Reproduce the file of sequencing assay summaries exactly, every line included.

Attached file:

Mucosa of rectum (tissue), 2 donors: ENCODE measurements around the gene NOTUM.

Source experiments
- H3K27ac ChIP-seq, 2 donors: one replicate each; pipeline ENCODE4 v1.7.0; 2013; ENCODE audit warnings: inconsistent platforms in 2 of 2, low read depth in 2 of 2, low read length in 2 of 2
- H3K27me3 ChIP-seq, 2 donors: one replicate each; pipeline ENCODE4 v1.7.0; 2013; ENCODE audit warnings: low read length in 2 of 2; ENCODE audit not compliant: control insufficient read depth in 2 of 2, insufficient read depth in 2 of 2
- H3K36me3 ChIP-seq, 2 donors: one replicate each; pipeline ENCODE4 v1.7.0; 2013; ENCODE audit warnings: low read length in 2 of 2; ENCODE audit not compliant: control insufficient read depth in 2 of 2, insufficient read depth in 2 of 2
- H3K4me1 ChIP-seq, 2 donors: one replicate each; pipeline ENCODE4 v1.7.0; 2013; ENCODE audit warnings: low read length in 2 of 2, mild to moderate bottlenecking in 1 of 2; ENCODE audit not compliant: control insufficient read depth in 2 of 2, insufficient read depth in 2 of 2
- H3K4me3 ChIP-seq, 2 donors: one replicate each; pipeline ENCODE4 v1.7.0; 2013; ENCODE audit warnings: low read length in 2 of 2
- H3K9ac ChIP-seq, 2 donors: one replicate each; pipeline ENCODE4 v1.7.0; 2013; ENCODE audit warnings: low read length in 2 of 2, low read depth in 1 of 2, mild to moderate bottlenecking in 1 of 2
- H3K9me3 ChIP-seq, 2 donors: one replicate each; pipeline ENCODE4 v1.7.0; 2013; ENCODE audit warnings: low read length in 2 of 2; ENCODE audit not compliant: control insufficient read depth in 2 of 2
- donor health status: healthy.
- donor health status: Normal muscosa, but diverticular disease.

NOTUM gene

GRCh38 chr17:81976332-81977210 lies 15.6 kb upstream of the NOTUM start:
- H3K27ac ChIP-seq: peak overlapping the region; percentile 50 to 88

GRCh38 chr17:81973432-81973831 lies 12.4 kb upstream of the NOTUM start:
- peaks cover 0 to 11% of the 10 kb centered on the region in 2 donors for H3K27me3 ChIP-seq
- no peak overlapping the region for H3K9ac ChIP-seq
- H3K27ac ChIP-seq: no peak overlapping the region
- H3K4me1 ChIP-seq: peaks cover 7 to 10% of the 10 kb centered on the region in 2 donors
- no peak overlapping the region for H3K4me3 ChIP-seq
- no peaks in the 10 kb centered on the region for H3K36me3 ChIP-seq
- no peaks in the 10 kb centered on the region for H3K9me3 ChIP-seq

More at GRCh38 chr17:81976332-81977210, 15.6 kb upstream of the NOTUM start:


Mucosa of rectum (tissue), 2 donors: ENCODE measurements around the gene NOTUM.

Source experiments
- H3K27ac ChIP-seq, 2 donors: one replicate each; pipeline ENCODE4 v1.7.0; 2013; ENCODE audit warnings: inconsistent platforms in 2 of 2, low read depth in 2 of 2, low read length in 2 of 2
- H3K27me3 ChIP-seq, 2 donors: one replicate each; pipeline ENCODE4 v1.7.0; 2013; ENCODE audit warnings: low read length in 2 of 2; ENCODE audit not compliant: control insufficient read depth in 2 of 2, insufficient read depth in 2 of 2
- H3K36me3 ChIP-seq, 2 donors: one replicate each; pipeline ENCODE4 v1.7.0; 2013; ENCODE audit warnings: low read length in 2 of 2; ENCODE audit not compliant: control insufficient read depth in 2 of 2, insufficient read depth in 2 of 2
- H3K4me1 ChIP-seq, 2 donors: one replicate each; pipeline ENCODE4 v1.7.0; 2013; ENCODE audit warnings: low read length in 2 of 2, mild to moderate bottlenecking in 1 of 2; ENCODE audit not compliant: control insufficient read depth in 2 of 2, insufficient read depth in 2 of 2
- H3K4me3 ChIP-seq, 2 donors: one replicate each; pipeline ENCODE4 v1.7.0; 2013; ENCODE audit warnings: low read length in 2 of 2
- H3K9ac ChIP-seq, 2 donors: one replicate each; pipeline ENCODE4 v1.7.0; 2013; ENCODE audit warnings: low read length in 2 of 2, low read depth in 1 of 2, mild to moderate bottlenecking in 1 of 2
- H3K9me3 ChIP-seq, 2 donors: one replicate each; pipeline ENCODE4 v1.7.0; 2013; ENCODE audit warnings: low read length in 2 of 2; ENCODE audit not compliant: control insufficient read depth in 2 of 2
- donor health status: healthy.
- donor health status: Normal muscosa, but diverticular disease.

NOTUM gene

GRCh38 chr17:81976332-81977210 lies 15.6 kb upstream of the NOTUM start:
- H3K27ac ChIP-seq: peak overlapping the region; percentile 50 to 88

GRCh38 chr17:81973432-81973831 lies 12.4 kb upstream of the NOTUM start:
- peaks cover 0 to 11% of the 10 kb centered on the region in 2 donors for H3K27me3 ChIP-seq
- no peak overlapping the region for H3K9ac ChIP-seq
- H3K27ac ChIP-seq: no peak overlapping the region
- H3K4me1 ChIP-seq: peaks cover 7 to 10% of the 10 kb centered on the region in 2 donors
- no peak overlapping the region for H3K4me3 ChIP-seq
- no peaks in the 10 kb centered on the region for H3K36me3 ChIP-seq
- no peaks in the 10 kb centered on the region for H3K9me3 ChIP-seq

More at GRCh38 chr17:81976332-81977210, 15.6 kb upstream of the NOTUM start: